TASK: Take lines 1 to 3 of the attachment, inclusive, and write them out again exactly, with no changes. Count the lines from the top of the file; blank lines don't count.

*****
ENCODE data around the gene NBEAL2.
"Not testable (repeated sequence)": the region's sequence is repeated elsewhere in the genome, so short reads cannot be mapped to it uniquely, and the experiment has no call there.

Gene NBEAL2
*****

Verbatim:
ENCODE data around the gene NBEAL2.
"Not testable (repeated sequence)": the region's sequence is repeated elsewhere in the genome, so short reads cannot be mapped to it uniquely, and the experiment has no call there.

Gene NBEAL2